Google faces data watchdogs over 'right to be forgotten'

Shadow falls over a banner saying "Google Deutschland" The ruling only applies to search engines viewed from within the EU

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Google has met data regulators from across the European Union to discuss the implications of the recent "right to be forgotten" ruling.

An EU court ruled in May that links to "irrelevant" and outdated data should be erased from searches on request, leading to censorship concerns.

The decision and Google's handling of the requests have been heavily debated.

The BBC understands that the search firm informed the watchdogs that it had now received more than 91,000 requests.

These in turn covered a total of 328,000 links that applicants wanted taken down.

Start Quote

All this talk about rewriting history and airbrushing embarrassing bits from your past - this is nonsense, that's not going to happen”

End Quote Christopher Graham UK information commissioner

The regulators were told that the greatest number of these came from France, followed by Germany, then Great Britain and Spain.

Across Europe as a whole, the search engine - which has been critical of the court's ruling - has:

  • Approved more than 50% of the requests
  • Asked for more information in about 15% of the cases
  • Rejected more than 30% of the applications

According to a report by Reuters, EU regulators were specifically concerned about the fact that Google had notified the owners of affected websites when it removed their links.

In one case this led the Wall Street Journal to write again about a Netherlands-based investor who had been linked to a sex workshop in 1998, after he had asked for the link to be removed from Google's results.

Technology reporter Dave Lee explains how the controversial system will work

In another example, the BBC's economics editor Robert Peston brought attention to one of his blog posts that had disappeared from Google's search results.

Furthermore, a website has been set up to log examples of reported erasures.

Speaking to Bloomberg, the Irish data protection commissioner Billy Hawkes expressed concerns about this knock-on effect.

"The more they do so, it means the media organisation republishes the information and so much for the right to be forgotten," Mr Hawkes said.

"There is an issue there."

Reuters also reported that the watchdogs were concerned that the removed results could still be found on the international site even though they had been taken off local variants such as

Working party

The meeting in Brussels also included representatives from other search engines, including Yahoo, and Microsoft's Bing.

They met with a group known as the Article 29 Working Party, a gathering of data commissioners from across Europe concerned about the future direction of the "right to be forgotten" ruling.

Christopher Graham Christopher Graham said he expected many complaints about the ruling

Ahead of the meeting, the Society of Editors - a group representing media organisations in the UK - wrote a letter to Prime Minister David Cameron urging him to resist the ruling.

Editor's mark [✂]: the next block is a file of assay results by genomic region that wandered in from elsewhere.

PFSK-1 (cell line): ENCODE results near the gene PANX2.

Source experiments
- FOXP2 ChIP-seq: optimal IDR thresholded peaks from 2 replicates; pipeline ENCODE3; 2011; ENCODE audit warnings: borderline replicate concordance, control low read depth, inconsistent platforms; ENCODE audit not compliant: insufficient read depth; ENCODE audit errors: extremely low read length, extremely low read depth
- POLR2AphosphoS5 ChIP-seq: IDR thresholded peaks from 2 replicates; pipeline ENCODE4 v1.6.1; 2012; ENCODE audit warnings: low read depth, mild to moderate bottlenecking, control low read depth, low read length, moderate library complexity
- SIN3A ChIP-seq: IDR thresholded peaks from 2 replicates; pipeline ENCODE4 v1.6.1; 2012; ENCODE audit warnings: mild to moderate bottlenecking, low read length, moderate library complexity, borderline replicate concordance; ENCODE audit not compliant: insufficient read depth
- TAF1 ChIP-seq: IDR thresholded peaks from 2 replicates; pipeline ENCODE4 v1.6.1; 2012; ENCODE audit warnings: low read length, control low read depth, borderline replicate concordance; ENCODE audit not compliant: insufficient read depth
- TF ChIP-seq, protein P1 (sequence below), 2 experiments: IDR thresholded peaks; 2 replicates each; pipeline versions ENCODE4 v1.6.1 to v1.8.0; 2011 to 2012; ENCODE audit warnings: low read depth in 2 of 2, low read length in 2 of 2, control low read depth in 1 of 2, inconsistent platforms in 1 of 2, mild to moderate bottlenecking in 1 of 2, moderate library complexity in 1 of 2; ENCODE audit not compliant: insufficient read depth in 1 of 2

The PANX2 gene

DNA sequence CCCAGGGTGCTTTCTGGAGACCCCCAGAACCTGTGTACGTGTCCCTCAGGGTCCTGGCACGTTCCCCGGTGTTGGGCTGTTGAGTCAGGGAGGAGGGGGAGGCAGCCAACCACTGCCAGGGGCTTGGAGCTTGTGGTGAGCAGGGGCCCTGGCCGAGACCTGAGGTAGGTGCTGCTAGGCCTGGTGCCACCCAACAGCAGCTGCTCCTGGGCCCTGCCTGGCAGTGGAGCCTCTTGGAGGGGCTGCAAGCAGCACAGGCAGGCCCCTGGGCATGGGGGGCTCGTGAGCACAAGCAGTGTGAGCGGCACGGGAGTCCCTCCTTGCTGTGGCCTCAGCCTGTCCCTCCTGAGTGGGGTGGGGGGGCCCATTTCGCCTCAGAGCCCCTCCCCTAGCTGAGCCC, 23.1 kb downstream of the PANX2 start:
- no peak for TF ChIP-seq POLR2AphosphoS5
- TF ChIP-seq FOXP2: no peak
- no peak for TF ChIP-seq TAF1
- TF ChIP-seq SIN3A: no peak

The society warned that a "vital principle" over the free publishing, and archiving, of information was at stake.

But UK information commissioner Christopher Graham said that some of the concerns expressed by newspapers and broadcasters were overblown - and that there may have been some media manipulation on Google's part.

"Google is a massive commercial organisation making millions and millions out of processing people's personal information. They're going to have to do some tidying up," he told Speaking to Radio 5 Live's Wake Up To Money.

He added that the censorship debate should not hide the fact that people should be allowed to move on from some incidents in their past.

"All this talk about rewriting history and airbrushing embarrassing bits from your past - this is nonsense, that's not going to happen," he said.

"There will certainly be occasions when there ought to be less prominence given to things that are done and dusted, over and done with.

"The law would regard that as a spent conviction, but so far as Google is concerned there's no such thing as a spent conviction."

Follow Dave Lee on Twitter @DaveLeeBBC


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  • rate this

    Comment number 417.

    I read that the EU want google to explain to them why they have only removed the links from the EU servers...this is laughable.

    The reason for this is easy, the EU don't, and must not be able to tell any search engine what they can and cant keep on their servers outside the EU.

    They shouldn't even be able to enforce this law anyway within the EU.

    This is pure and utter contempt by the EU.

  • rate this

    Comment number 416.

    414.Paul Yes, it would be available in the Court's public records, but they don't wheel those out into the street and invite people to have a rummage every day for ever more. Re Kercher the indexed verdicts show the oddity of the verdict(s). Whereas an indexing to a conviction that's been overturned, which a reader would not learn about from google, is unfair.

  • Comment number 415.

    This comment was removed because the moderators found it broke the house rules. Explain.

  • rate this

    Comment number 414.

    412. Peter N
    411. NicM99

    - Even if a conviction has been overturned (or quashed) a report on the original conviction is still factually correct and would be available in the courts public records any way.

    So fail to see the issue of Google indexing it.

    The Meredith Kercher case was ruled - Guilty, Quashed, then Guilty again.